Wednesday 27 May 2020

Object 704

"To GBTU TU chief, Engineer-Colonel comrade Blagonravov

I report that the Kirov factory design bureau is completing the development of an SPG on the chassis of the Kirovets-1 tank.

The hull is characterized by the following:
  • Lower front plate: 120 mm at 55 degrees
  • Cheek plates: 120 mm at 50 degrees
  • Upper side plates: 90 mm at 45 degrees
  • Upper rear plate: 60 mm at 40 degrees
  • Lower side plates: 75  mm at 60 degrees
  • Vertical side plates: 90 mm
  • Floor and roof: 20 mm

The overall height of the SPG is 140 mm lower than the SPG on the IS chassis.

To allow for normal working conditions, the driver's compartment is moved out of the front of the vehicle and to the left front part of the fighting compartment, raised by 600-700 mm, which will be supported by a floor for the driver that will hold the levers, pedals, and the driver's seat.

The driver has two positions:
  • Battle: the driver will look through a MK-4 mirror periscope.
  • Driving: the driver will look out of the hatch installed in the roof.
The seat will have two positions to allow this.

Due to the driver's station being moved to a new place, the control linkages will have an additional stage to connect the levers and pedals on the raised floor and the linkages on the floor of the vehicle.

The transmission, engine compartment, and running gear are the same as the Kirovets-1 blueprints.

Production of the first prototype of the Kirovets-1 hull began at the factory on February 1st.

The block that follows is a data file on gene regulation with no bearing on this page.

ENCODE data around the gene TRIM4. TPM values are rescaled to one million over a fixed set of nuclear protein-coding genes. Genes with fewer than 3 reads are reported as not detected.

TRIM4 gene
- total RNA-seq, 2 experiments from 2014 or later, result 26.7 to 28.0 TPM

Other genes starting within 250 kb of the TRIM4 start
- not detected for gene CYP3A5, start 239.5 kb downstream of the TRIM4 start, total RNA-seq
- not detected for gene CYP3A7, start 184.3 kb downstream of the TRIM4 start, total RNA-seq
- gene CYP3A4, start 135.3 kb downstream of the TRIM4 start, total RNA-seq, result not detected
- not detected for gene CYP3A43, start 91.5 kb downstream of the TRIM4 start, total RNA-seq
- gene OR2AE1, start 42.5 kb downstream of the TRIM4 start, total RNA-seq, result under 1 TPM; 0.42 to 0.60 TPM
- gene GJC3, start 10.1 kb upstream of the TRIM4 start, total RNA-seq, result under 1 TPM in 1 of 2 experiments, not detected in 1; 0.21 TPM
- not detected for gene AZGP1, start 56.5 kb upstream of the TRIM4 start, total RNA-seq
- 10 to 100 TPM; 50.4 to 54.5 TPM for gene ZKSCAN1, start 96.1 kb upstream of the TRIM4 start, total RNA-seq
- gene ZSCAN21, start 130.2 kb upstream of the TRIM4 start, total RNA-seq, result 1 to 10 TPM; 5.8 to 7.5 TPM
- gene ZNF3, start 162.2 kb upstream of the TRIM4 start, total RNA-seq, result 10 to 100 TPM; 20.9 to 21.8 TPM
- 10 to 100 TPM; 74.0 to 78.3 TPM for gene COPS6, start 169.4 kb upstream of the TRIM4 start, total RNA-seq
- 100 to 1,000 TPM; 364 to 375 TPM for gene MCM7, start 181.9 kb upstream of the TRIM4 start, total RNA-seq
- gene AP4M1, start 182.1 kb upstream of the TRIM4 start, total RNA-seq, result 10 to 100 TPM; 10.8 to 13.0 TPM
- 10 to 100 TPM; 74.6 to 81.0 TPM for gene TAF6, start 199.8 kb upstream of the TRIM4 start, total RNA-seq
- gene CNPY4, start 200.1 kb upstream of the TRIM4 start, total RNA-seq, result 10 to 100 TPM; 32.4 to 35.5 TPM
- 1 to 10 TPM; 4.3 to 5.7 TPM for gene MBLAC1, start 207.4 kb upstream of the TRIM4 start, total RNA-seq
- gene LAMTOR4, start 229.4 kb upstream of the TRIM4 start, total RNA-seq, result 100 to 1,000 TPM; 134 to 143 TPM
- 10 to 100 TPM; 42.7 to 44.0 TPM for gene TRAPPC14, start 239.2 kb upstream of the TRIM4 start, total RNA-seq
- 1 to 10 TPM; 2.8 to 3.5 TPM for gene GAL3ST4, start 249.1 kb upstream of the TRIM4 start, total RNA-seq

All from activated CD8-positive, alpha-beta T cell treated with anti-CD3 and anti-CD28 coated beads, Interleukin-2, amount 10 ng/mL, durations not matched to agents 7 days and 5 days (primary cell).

Representative of the GBTU, Engineer-Lieutenant Colonel Markin.
February 10th, 1945"


  1. This was for the IS-3 version of the ISU-152?

    I can understand some of the practical difficulties, but why did the ISU-152/122 insist on retaining 5 crewmen when 4 were adequate for the IS tanks? I also wonder why it was so difficult to make an ISU with a one-piece sloped front angled at say 50 + degrees when it was doable for the T-34 (SU-100, etc) even if you kept the armor thickness at 90 mm.

    The biggest problem if the ISUs was that their armor wasn't that great.

    1. Yes, this is the vehicle. The IS-2 didn't need a breech operator, so it could get away with 4.

    2. There's also the fact the 152 mm shells were chonky as Hell - 40+ kg for the shell itself (the AP was almost 50!) and IIRC something like 30+ for the separate propellant charge. You definitely wanted more than one lad wrangling those things if at all possible.

    3. I'll admit fatigue is an issue, but so is a relatively weak front plate that was an increasingly easy target for most countries' AT weaponry at least medium ranges and even long ranges as the ISUs continued in service well past 1945.

      If one could even make the front composed of single upper plate, even keeping the original 90 mm thickness at say, 55 degrees, similar to the SU-100, then you make the ISUs fairly resistant to long-range fire at least. They didn't need to be resistant to close-range AT fire as its tactical employment was at medium ranges and longer.

      I'm also curious why some of the high-powered AT gun ISU-projects were not done. The long 152s I can see, but there were plans for an ISU-130 and that gun would be more potent but not much bulkier than the 122 mm D-25.

    4. "I'm also curious why some of the high-powered AT gun ISU-projects were not done."

      They were unnecessary. The D-25S and ML-20S were quite good enough against anything they were likely to face, and excessively long guns create problems for vehicle maneuverability in confined spaces and weight distribution.